“There should be an obligation by regulators to develop specific safety studies in frail people”
Whichever changes are made, more transparency is needed, says Rostoft. One change she wishes to see is that all medical journals ask for frailty data when publishing trial results in older patients. Of course, the role of regulators is crucial. “The situation for frail old patients is going to change only if regulators do something,” says Cordoba. He recommends making the inclusion of information on frailty mandatory, and that a dose adjustment according to frailty status is demanded by regulators at the outset. And there should be an obligation by regulators to develop specific safety studies in frail people, says Wildiers. “These could be conducted before or within the first few years after a drug is approved. Clinical trials need to report frailty status – this will give us a better view on the benefits and safety of therapies in frail old patients with cancer.”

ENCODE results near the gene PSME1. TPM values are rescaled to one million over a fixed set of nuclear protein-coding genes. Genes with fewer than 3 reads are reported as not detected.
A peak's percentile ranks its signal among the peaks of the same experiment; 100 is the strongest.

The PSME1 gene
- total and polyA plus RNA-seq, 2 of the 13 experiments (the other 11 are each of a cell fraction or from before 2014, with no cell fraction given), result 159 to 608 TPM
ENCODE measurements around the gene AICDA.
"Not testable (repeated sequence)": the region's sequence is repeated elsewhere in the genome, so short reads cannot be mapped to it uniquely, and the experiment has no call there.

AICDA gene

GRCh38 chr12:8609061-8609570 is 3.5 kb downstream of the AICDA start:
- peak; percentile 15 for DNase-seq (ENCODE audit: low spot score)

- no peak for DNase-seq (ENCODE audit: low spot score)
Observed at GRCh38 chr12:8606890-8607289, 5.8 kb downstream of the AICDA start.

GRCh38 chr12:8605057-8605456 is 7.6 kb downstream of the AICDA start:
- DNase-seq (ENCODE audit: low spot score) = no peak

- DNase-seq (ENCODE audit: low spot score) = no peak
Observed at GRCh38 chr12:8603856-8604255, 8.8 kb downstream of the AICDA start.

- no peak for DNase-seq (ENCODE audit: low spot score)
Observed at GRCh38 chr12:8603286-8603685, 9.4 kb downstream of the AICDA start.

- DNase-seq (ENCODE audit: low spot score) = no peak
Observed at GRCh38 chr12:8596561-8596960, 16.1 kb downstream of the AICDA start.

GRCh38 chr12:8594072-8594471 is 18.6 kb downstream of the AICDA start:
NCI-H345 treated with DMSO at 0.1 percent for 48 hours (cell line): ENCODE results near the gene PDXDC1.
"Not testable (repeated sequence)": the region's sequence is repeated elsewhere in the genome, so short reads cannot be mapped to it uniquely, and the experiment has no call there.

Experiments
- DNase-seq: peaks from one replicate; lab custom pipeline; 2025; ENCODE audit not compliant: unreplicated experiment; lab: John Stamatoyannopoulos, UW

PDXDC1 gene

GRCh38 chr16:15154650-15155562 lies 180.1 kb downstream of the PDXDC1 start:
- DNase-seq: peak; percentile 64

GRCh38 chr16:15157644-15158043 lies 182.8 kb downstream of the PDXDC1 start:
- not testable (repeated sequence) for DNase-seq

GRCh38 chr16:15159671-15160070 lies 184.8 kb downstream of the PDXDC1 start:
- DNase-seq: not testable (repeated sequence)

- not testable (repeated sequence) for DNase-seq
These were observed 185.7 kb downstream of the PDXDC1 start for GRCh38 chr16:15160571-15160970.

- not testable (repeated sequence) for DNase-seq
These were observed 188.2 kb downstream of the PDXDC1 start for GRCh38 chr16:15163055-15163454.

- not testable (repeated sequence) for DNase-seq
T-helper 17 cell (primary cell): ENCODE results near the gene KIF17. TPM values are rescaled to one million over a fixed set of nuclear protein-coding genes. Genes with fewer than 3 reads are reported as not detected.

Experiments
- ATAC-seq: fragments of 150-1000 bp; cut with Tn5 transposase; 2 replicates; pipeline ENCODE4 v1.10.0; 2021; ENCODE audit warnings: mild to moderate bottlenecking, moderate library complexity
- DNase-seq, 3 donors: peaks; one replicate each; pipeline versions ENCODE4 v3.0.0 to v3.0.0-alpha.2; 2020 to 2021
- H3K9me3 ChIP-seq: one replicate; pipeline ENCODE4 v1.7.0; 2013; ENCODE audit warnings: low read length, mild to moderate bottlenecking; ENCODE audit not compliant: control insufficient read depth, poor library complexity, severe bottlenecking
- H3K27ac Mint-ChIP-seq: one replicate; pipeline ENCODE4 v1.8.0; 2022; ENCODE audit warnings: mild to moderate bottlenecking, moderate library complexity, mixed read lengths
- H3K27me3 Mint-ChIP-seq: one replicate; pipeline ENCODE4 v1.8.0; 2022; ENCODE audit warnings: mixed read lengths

Are older patients willing to participate in trials? Anecdotal evidence suggests that there is interest. “In my experience, older adults are very willing to participate, as long as it’s not too demanding,” says Rostoft, who recalls one patient in particular. “He was so happy I asked him about enrolling in a trial, and said: Wow, it’s great that you want do research with me! So he had really no expectations, and thought it was great to be part of research.”
Illustration by Alessandra Superina